5 Things to Consider Before You Paint Your Floors

Painted floors are trending—here's how to paint yours the right way.

Rustic living room with a white painted wood floor
Photo: Getty Images

For anyone embracing a rustic, minimalist, or Scandinavian-inspired aesthetic, painted floors are having a moment. Especially if your hardwoods aren't in great condition, painting the floor can be easier and more affordable than refinishing. When floors are painted white, they tend to take on the clean, minimalist look of an art gallery.

However, painted floors aren't for everyone. Over time, they will inevitably chip and show signs of wear—perfectionists, beware. To consider all the factors before picking up a paint roller, we reached out to David Steckel, a home expert at Thumbtack. Here's everything no one tells you about painting floors, plus the right way to paint floors to get the best results.

5 Considerations for Painting a Floor

Painted Floors Will Chip.

"Painting floors is a great quick fix when looking for a cost-effective upgrade, but it isn't necessarily a permanent solution," says Steckel. "Paint will always flake when exposed to friction, no matter the application method or surface. If you are going for a bit of a wabi-sabi or rustic effect, then this could work out well in the long run."

Prep Work Is the Most Important Part

"The quality of the finished product is 100% determined by the quality of the prep," says Steckel. If you're going to paint your floors, make sure you have enough time to devote to the prep work before you even pick up a paintbrush.

Ventilation Is Essential

"You will most likely be using paint with volatile organic components, so ventilation is key," recommends Steckel. The only problem: Opening the windows could allow dust into the room while the floor is being painted. Make sure your windows have screens in them to prevent some debris, open the upper windows if possible, and open doors and windows in the surrounding rooms. Always remember to wear a mask.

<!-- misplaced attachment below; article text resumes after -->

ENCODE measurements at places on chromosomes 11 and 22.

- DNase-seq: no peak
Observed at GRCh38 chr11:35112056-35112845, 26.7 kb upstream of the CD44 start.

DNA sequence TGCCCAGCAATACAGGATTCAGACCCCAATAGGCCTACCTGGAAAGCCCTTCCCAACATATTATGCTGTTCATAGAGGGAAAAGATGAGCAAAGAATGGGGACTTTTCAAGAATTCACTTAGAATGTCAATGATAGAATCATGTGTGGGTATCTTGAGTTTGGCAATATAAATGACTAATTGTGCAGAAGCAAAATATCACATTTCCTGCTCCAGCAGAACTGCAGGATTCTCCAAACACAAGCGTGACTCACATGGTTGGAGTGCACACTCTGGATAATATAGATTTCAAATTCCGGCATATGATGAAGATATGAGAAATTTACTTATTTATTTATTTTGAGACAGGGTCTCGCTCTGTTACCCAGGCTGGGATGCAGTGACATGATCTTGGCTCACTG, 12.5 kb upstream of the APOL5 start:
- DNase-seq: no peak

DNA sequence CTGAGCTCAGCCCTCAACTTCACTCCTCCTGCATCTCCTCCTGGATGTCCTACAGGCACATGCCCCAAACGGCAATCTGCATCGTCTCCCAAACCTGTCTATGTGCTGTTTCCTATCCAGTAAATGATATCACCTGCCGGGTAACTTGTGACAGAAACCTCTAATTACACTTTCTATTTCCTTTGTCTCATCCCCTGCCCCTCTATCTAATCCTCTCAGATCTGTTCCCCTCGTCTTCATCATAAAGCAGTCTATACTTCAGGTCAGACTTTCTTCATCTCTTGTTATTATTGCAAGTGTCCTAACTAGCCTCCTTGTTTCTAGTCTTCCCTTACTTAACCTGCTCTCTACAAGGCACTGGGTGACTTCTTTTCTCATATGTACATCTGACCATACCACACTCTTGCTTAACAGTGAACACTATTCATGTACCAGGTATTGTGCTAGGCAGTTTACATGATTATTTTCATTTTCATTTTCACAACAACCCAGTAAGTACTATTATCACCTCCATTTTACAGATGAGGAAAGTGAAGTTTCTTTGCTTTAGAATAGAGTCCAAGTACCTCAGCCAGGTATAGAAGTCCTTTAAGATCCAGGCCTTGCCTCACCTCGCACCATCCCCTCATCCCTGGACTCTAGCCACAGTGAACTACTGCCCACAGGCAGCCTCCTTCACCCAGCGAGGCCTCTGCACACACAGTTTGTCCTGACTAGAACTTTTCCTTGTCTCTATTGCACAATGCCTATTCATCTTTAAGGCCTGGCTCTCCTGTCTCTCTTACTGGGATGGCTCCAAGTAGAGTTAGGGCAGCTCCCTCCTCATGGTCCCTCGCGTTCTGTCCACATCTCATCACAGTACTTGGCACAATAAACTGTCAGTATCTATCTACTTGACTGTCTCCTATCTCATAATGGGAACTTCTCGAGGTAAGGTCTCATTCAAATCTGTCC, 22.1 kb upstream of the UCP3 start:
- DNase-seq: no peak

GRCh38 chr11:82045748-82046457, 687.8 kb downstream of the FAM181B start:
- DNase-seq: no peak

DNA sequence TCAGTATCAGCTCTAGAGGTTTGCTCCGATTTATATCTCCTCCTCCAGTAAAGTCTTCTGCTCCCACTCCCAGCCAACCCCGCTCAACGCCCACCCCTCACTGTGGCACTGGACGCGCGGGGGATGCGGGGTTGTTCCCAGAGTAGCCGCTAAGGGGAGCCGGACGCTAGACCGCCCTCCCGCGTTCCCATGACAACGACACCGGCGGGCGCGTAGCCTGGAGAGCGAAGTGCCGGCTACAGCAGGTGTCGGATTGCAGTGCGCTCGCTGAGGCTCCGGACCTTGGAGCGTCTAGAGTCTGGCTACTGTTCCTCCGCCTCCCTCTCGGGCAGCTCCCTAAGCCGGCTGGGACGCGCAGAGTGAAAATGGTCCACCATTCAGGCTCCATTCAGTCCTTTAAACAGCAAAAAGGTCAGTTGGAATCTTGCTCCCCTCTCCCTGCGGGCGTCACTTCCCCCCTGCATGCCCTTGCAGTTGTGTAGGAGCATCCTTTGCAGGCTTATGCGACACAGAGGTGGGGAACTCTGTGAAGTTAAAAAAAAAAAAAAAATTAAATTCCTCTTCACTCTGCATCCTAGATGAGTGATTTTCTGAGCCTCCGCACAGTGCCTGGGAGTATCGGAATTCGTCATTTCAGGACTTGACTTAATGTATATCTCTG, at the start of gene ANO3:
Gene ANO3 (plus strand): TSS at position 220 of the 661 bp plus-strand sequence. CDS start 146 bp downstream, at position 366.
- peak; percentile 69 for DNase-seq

Consider Hiring a Pro

For the reason above, hiring a pro could be the safest option. Interior painting projects typically range in price from $600 to $1,000.

Map It Out Before Painting

"This way you know where you're going to start painting and where you're going to finish, so that you can walk out of the room while it dries." Try to avoid painting yourself into a corner.

How to Paint Floors Properly

Sand the Floor

Before you start painting, you'll need to sand wood floors to remove any varnish or UV finish. Steckel recommends renting a floor sander to save both your back and your floors.

Clean the Floor

After sanding, you want to remove as much dust as possible by vacuuming, sweeping, vacuuming again, and then lightly mopping the floor. Let this sit for a few hours to dry and so the dust can settle. Then vacuum one more time.

Patch Any Holes

Unless you're going for a rustic look, fill in any cracks or holes with wood filler. Once dry, prime these spots first and let them dry.

Prime the Floor

Next, prime the floor with an oil-based primer. Wear a properly fitted mask to ensure ventilation.

Apply the Paint

Once the primer is completely dry (check the instructions on the label), apply your first coat of paint. Most paint brands offer a "floor enamel" or a specific paint formulated for floors. Remember to select the finish you want, whether matte, glossy, etc. Let the paint dry. Depending upon the paint and color you're using, you may need to apply a second coat.

Add the Topcoat

Once the paint is completely dry, apply a top coat that works with the primer you used. Avoid putting oil on top of latex, as it will flake immediately. If you're not sure, check with your paint store for a topcoat recommendation.

Let Each Coat Dry Completely

And enjoy the new look!

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